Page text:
Garfield High School adviser Casey Henry shared with the group a late afternoon message to Seattle journalism advisers from Susan Enfield, in which she apologized for the “consternation” caused by the whole ordeal and promised to make sure any future revisions to the scholastic press policy in Seattle  will include input from media advisers.

Students in the room added  they should be included, as well, and intend to make that known to the superintendent and the board.

This was a close call for student journalists in Seattle Schools, with lessons to be learned about staying vigilant. In fact, the students discussed creating a session for the 2012 National JEA/NSPA Spring Convention in Seattle, a case study on four frantic days for student journalists and their supporters in Seattle that fortunately ended positively.

Coverage from Seattle-area media

Announcing the proposed change
• Stop the presses, let the principal check them first
http://www.kuow.org/program.php?id=25002
• Seattle school board moves to censor student newspapers
http://blogs.seattleweekly.com/dailyweekly/2011/11/seattle_school_district_moves.php
• Proposed Seattle school-newspaper policy raises censorship concerns http://seattletimes.nwsource.com/html/localnews/2016707090_censorship07m.html
• Students say Seattle school board threatens censorship
http://www.mapleleaflife.com/2011/11/05/students-say-seattle-school-board-threatens-censorship/

Announcing the withdrawal of the proposed changes
• Seattle public schools beats hasty retreat
http://blog.seattlepi.com/seattlepolitics/2011/11/07/seattle-school-district-beats-hasty-retreat/
• Students say school board ‘setting the stage for censorship’
http://www.myballard.com/2011/11/04/students-say-school-board-setting-the-stage-for-censorship/
• Proposed ‘censorship’ policy for school newspaper withdrawn (Ballard High School)
http://www.myballard.com/2011/11/07/censorship-policy-proposal-for-school-newspapers-withdrawn/
• Ballard High newspaper editor-in-chief Kate Clark on her censorship fight with the Seattle school board
http://www.mynorthwest.com/?nid=577&a=35563
• School board withdraws controversial proposal: free speech maintained for students
http://my.hsj.org/Schools/Newspaper/tabid/100/newspaperid/4554/view/frontpage/Default.aspx
• Seattle public schools withdraws controversial student newspaper oversight proposal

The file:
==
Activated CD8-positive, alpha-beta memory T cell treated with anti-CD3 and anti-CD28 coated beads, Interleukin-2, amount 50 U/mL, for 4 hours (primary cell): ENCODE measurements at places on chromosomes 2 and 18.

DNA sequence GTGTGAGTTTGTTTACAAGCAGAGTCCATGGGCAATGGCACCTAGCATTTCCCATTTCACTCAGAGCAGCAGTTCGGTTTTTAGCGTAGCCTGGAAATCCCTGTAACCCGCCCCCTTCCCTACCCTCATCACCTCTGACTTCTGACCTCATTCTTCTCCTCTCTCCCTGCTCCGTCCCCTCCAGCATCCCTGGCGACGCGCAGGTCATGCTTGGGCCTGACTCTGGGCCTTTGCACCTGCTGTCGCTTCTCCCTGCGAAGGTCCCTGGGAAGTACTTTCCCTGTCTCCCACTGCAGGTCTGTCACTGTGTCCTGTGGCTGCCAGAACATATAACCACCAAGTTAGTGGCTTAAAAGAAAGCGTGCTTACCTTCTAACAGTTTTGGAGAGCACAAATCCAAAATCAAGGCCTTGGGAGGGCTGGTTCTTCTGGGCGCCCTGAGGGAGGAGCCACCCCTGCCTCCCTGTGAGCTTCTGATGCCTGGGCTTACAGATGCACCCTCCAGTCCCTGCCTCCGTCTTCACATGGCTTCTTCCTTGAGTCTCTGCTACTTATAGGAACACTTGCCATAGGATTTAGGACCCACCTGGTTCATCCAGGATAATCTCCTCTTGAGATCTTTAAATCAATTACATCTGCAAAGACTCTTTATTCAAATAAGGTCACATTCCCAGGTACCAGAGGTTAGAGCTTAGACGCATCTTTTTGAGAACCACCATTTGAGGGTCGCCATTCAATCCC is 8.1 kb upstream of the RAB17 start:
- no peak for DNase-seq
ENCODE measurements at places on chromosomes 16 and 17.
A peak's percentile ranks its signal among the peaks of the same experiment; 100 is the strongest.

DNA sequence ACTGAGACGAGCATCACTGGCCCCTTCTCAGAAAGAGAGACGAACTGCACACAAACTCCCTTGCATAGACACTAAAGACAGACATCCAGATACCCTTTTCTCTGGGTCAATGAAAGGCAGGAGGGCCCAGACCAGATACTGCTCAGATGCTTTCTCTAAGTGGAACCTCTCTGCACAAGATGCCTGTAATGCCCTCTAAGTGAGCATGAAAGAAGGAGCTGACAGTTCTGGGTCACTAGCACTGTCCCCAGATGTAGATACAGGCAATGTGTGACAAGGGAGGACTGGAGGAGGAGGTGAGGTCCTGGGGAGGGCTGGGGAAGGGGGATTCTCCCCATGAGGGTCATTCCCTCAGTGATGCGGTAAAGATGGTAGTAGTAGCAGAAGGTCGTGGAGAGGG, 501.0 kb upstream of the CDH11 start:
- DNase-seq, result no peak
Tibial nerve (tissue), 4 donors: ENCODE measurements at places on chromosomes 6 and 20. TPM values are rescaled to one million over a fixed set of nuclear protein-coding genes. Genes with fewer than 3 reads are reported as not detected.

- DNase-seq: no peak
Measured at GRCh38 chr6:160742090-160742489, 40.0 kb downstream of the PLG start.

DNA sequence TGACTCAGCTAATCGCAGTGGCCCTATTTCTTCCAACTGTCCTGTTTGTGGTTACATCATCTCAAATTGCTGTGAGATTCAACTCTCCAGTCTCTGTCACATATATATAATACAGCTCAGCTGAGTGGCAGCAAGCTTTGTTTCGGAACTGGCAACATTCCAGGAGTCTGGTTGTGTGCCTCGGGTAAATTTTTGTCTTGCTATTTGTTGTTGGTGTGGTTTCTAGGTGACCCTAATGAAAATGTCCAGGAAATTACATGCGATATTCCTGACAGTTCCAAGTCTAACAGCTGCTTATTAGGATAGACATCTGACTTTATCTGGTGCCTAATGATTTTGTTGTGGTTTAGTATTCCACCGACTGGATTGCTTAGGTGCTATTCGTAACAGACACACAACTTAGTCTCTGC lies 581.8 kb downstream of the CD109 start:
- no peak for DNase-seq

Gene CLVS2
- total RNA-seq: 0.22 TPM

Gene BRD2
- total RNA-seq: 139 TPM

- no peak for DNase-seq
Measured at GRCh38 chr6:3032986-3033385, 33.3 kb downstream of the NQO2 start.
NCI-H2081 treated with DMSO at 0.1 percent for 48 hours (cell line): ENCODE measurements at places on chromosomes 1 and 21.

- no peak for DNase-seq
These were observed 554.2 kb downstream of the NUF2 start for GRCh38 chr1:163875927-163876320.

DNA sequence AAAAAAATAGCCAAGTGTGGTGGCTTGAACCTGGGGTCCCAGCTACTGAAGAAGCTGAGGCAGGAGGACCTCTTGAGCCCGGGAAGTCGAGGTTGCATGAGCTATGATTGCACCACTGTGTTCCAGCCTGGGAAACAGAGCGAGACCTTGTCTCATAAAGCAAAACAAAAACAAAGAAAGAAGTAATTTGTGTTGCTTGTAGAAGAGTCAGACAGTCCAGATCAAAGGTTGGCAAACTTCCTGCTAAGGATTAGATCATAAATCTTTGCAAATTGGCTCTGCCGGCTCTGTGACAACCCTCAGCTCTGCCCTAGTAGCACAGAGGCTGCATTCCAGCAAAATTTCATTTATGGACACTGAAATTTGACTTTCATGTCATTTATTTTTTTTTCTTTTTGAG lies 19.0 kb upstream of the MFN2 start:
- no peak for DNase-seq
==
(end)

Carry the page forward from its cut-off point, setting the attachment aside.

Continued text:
http://today.seattletimes.com/2011/11/seattle-public-schools-withdraws-controversial-student-newspaper-oversight-proposal/
• Schools back off on policing student papers
http://seattletimes.nwsource.com/html/localnews/2016713513_censorship08m.html
• KUOW-FM late afternoon story/interview with Ballard editors Kate and Katie
http://www.kuow.org/mp3high/m3u/News/20111108_PF_freepress.m3u
• The Stranger
http://www.thestranger.com/seattle/news-clash/Content?oid=10654053

Other coverage
• How Seattle journalist got school censorship scoop
http://www.poynter.org/latest-news/als-morning-meeting/152652/how-seattle-journalist-got-school-censorship-scoop/
• Seattle school board pulls controversial publications proposal, will revisit in 2012
http://www.splc.org/news/newsflash.asp?id=2292
• Seattle School District seeks to remove forum policy for prior review
http://www.jeasprc.org/?p=4150
• Seattle school board pulls controversial publications proposal, will revisit in 2012
http://www.jeasprc.org/?p=4150

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Big Questions from #SIC2011 – The Seattle Interactive Conference

In my first post on the Seattle Interactive Conference, I went over some locally developed tools designed to make information more relevant and insightful. Mobile apps like Trover, which allows geo-discovery through photos, and Evri, which organizes ~15,000 news feeds into a friendly iPad interface, are useful on an individual level. But my concern is:

How can they scale to community heights when it comes to breaking, spreading, and contextualizing important public information?